Over and Done With

The air in which the manifold facsimiles and translations were suspended was stale.

I imagine Masha Gessen mouthing the name of the website with mild bemusement. Aarch-nekt? Aark-net? In a recent interview with the New Yorker about mounting Russophobia, the journalist and New Yorker columnist explained their resignation from the board of a prominent free-speech nonprofit after it bungled the arrangements for a literary festival at which Russian and Ukrainian writers would be present. (Complaints from the latter led the organization to disinvite the former, including Gessen.) Cultural programmers in the West, evidently fearful of becoming unwitting marks of Russian soft power, have derailed forgatherings of the international literati, performances of Tchaikovsky operas, and now, unassuming gallery shows about Soviet architecture. Gessen referred to the incident in which Cooper Union administrators kneecapped an exhibition about “a revolutionary art movement crushed by Stalin” organized by its own faculty, following the appearance of “a couple of articles in architecture newsletters that criticized the show, including one which accused the curator, completely unfairly, of being a Putinite.”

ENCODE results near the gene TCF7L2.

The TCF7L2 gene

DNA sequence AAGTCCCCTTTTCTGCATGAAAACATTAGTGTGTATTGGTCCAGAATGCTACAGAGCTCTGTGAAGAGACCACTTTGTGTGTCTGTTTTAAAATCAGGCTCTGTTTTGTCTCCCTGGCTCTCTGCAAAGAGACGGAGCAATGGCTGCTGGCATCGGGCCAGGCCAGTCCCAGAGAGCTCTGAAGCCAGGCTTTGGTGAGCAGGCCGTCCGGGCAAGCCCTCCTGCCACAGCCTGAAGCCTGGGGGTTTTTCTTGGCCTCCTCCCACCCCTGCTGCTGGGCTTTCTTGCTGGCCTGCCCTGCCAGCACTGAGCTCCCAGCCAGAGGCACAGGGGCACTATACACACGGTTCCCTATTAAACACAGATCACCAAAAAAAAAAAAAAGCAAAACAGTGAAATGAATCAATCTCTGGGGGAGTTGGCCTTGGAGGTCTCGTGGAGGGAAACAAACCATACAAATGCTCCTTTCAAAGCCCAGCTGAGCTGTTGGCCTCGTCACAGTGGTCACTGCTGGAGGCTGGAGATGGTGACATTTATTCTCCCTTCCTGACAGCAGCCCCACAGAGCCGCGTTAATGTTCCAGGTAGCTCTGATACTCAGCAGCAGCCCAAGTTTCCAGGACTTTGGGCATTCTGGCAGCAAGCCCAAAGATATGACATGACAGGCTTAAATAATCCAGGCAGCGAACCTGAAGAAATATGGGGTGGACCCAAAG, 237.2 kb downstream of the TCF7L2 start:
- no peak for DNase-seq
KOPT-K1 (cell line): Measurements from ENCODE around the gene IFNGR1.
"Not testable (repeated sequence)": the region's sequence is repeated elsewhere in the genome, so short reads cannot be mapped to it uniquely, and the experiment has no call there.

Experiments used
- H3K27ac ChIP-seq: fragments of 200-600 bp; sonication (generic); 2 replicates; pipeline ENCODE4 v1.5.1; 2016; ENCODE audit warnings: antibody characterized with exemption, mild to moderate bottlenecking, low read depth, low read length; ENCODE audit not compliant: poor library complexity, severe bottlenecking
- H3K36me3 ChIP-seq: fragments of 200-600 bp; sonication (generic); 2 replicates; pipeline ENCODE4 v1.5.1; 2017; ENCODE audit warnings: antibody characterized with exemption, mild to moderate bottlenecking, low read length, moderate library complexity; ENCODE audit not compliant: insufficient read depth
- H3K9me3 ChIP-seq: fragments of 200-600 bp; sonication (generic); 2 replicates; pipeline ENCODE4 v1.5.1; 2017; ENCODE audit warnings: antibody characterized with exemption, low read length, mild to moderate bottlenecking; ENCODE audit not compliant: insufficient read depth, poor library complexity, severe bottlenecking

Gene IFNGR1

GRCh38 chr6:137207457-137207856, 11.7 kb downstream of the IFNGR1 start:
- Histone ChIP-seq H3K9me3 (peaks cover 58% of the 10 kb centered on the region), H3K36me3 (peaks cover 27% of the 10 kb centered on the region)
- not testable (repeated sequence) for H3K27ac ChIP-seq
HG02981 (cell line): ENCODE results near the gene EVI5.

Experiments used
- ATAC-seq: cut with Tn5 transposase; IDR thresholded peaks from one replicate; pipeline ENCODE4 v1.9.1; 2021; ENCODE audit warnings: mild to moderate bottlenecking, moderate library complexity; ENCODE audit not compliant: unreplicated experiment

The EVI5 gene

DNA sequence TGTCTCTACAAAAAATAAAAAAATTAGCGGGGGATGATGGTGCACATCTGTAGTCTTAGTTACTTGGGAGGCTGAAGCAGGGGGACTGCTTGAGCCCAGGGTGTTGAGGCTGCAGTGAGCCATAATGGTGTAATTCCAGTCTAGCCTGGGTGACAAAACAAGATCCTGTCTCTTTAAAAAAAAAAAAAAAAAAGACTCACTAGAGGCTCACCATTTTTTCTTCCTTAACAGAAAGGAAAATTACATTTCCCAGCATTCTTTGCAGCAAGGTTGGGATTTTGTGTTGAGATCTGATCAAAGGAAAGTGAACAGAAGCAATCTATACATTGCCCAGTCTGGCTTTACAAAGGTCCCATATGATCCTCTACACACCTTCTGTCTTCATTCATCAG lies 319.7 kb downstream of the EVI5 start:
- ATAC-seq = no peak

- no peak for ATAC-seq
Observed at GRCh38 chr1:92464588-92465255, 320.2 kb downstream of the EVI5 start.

A few observations: Archinect (AAR-KUH-NEKT), the outlet that published the risible op-ed around which the controversy seemed to turn, isn’t a newsletter, though what it is isn’t easy to pin down; Vkhutemas, the architecture and design institute that was the actual subject of the Cooper show, was less concerned with art than with the transformation of life in accordance with socialist revolution; and by the time the New Yorker published its article the same show had already come and gone, and Gessen, a clarifying editorial note suggests, was none the wiser. A forgivable oversight: after a postponement of three months, Cooper elected to hang the exhibition for just ten days in early May. The production, which was based on Anna Bokov’s assiduous 2021 study Avant-Garde as Method: Vkhutemas and the Pedagogy of Space, 1920–1930, was student-grade, proudly so. Models, partly assembled from 3D-printed pieces, were on the level of the school’s renowned end-of-year pageant—in that they transcended basic university competency, if not always effortlessly—and an amply enumerated timeline kept me preoccupied for the better part of an hour. But the air in which the manifold facsimiles and translations were suspended was, regrettably, stale. In their original graphite guises, designs such as Viktor Pashkov’s 1927 proposal for a Lenin library and Lydia Komarova’s 1929 headquarters for the Comintern pulse and ache and fracture. One can almost hear these putative buildings emerge from the firmament, ready to storm heaven. Yet, reanimated as they were here—in the dull uniform material of congealed synthetic goo and in disconsolate three dimensions—they were mute, even anonymous. By vacating all politics from Vkhutemas (politics that are anathema to Russia’s current order), the organizers hoped that thematics of pedagogy would suffice as a terrain of engagement. This strikes me as a narrowing and precisely the opposite of the aims of Vkhutemas, which, after all, wanted not just creative freedom but the whole world.